essay: Mary Agnes Yerkes

by Craig H. Yerkes 
submitted December 2009



Mary Agnes Yerkes’ (August 9, 1886 – July 29, 1989) story is about a love affair. A love affair on many different levels. She was a woman of diminutive size but large in her spirit and independence. Even grander in her love of art and the nature she so passionately painted. She lived to an astonishing age of 103, and she was my Great Aunt Agnes.


I say she was diminutive in size for I remember her best as a young man visiting her. My 20-year old 6’-2” frame towered above her. By then she was already aged near 90. She boasting perfect eyesight, still walked without a cane and with an energy that could outlast the unsuspecting. I knew her earlier as a child but then my sense of art and appreciation was not as developed, nor was my sense of the depth of her talent. I did love at that young age though, her gardens of flowers and citrus. A source of pride for her. I enjoyed the items from nature that she had collected. Pine cones the size of their cat, Indian baskets, twisted piece of wood, polished agates and petrified wood. A home adorned by the art of God’s hands and by those of her own paintings, representing an appreciation thereof. She wove fabric on a loom for her own cloths. She carved furniture, handmade rugs and slept in a tent as she traveled the West and Canada to paint. An unpretentious lifestyle, a modest home in San Mateo, CA, and an unassuming woman should you see her passing by.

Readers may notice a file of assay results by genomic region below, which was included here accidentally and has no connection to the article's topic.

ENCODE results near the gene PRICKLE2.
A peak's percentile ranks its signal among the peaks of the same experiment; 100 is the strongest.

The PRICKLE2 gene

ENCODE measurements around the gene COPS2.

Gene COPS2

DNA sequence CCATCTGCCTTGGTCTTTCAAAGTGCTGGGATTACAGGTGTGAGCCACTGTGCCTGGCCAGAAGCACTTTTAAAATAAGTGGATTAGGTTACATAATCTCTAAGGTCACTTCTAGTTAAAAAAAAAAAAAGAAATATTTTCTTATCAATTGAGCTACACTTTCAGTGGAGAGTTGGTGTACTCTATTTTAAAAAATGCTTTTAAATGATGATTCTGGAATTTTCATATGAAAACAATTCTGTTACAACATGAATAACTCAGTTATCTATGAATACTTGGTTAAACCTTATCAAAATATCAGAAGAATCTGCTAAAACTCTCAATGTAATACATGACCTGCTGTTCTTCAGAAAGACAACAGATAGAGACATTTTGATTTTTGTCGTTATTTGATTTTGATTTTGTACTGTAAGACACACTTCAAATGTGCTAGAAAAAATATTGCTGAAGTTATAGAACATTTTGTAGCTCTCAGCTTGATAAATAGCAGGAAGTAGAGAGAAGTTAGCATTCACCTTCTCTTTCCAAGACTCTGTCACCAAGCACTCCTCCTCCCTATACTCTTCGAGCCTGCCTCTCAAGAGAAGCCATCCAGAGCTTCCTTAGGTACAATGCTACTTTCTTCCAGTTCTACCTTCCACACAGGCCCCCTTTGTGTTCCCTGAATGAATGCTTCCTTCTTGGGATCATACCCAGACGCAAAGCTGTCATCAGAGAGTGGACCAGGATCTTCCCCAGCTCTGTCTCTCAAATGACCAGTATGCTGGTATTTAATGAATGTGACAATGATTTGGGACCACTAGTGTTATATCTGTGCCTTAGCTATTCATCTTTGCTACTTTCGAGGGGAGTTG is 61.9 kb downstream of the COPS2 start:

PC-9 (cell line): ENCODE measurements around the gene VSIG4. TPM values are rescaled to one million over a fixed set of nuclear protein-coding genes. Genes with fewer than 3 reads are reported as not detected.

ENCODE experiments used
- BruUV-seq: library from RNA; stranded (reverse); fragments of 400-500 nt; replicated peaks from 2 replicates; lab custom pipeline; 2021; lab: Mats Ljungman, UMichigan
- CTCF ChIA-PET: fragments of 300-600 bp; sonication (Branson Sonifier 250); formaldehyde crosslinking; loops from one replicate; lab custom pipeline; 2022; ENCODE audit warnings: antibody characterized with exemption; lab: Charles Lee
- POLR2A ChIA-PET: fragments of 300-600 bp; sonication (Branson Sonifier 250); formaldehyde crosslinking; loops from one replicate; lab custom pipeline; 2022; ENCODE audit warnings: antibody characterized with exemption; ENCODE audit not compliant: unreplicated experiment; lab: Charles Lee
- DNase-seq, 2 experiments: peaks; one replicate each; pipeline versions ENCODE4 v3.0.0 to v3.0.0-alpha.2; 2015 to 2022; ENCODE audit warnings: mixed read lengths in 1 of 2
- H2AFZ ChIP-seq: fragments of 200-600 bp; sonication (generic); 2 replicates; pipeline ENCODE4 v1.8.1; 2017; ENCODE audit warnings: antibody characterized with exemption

Our misfortune was that she lived at a physical distance from us. We being east coast and she being west. She was never far in spirit though. Her paintings were on our walls and her name always at the center of family discussions. Famous for her encompassing talent, her enduring health and longevity of years. Infamous for a relationship she had with a man very much her junior, this after her husband’s death. A man now seen as being devotedly in love with her and undoubtedly why she will remain the champion of family birthdays.


Born in the Chicago area, Mary Agnes was the second daughter and third in line of four siblings. My Grandfather, Charles Greenlees Yerkes, the youngest, received much of the attention from his doting older sister throughout his life. When my Grandfather passed, my Father received it in turn. She was nurtured by a mother who was artistic herself. It became evident early that Mary Agnes had a much greater gift, enough so that she pursued art academically. She attended Rockford College, then at the Chicago Art Institute and Academy of Fine Arts, (now School of the Art Institute of Chicago). She often recalled a talented young man she went to school with at the Chicago Art Institute. Walt Disney was his name. “A skinny boy who always carried a pencil box around with him”, she would say. Academic accomplishment led to a professional desire and a brief career. The Oak Park home which she knew as a young adult, was commissioned by her mother from architect John S. Van Bergen, an early draftsmen for Frank Lloyd Wright. In its original design was included a studio specifically for Mary Agnes. This home is now a part of the Oak Park Historic Preservation Trust in Oak Park, IL.